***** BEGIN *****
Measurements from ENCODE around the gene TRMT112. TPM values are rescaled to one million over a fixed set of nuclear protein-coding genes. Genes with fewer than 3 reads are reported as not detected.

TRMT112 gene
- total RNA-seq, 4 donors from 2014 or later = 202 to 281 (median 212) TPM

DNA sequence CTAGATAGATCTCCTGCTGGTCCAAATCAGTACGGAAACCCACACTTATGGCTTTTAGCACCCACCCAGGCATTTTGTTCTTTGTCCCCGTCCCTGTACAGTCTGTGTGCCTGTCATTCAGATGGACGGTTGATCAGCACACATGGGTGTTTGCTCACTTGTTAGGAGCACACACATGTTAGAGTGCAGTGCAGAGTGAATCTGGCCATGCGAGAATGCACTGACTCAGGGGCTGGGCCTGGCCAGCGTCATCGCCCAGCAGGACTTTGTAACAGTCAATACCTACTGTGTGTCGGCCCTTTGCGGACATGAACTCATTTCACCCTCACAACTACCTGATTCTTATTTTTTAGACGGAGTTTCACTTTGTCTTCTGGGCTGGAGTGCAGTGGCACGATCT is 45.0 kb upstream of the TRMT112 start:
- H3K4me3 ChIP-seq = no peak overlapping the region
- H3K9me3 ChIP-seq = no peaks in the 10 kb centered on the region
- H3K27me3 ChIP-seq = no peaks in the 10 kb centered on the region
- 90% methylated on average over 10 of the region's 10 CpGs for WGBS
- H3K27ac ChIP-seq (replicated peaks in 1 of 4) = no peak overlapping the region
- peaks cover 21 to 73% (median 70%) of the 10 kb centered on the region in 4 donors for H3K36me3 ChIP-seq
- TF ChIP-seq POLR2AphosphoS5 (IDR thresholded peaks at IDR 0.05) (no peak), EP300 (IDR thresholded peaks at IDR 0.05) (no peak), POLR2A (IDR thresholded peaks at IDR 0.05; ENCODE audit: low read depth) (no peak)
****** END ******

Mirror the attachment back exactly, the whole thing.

Measurements from ENCODE around the gene TRMT112. TPM values are rescaled to one million over a fixed set of nuclear protein-coding genes. Genes with fewer than 3 reads are reported as not detected.

TRMT112 gene
- total RNA-seq, 4 donors from 2014 or later = 202 to 281 (median 212) TPM

DNA sequence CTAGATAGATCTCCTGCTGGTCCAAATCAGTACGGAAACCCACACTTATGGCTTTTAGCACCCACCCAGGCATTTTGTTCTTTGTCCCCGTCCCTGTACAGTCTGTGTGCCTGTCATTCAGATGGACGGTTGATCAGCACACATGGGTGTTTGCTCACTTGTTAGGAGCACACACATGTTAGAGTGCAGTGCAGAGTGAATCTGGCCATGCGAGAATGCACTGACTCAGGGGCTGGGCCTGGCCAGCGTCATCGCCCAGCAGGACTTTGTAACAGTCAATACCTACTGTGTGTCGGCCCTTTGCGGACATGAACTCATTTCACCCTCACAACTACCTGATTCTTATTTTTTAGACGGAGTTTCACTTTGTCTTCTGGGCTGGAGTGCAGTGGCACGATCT is 45.0 kb upstream of the TRMT112 start:
- H3K4me3 ChIP-seq = no peak overlapping the region
- H3K9me3 ChIP-seq = no peaks in the 10 kb centered on the region
- H3K27me3 ChIP-seq = no peaks in the 10 kb centered on the region
- 90% methylated on average over 10 of the region's 10 CpGs for WGBS
- H3K27ac ChIP-seq (replicated peaks in 1 of 4) = no peak overlapping the region
- peaks cover 21 to 73% (median 70%) of the 10 kb centered on the region in 4 donors for H3K36me3 ChIP-seq
- TF ChIP-seq POLR2AphosphoS5 (IDR thresholded peaks at IDR 0.05) (no peak), EP300 (IDR thresholded peaks at IDR 0.05) (no peak), POLR2A (IDR thresholded peaks at IDR 0.05; ENCODE audit: low read depth) (no peak)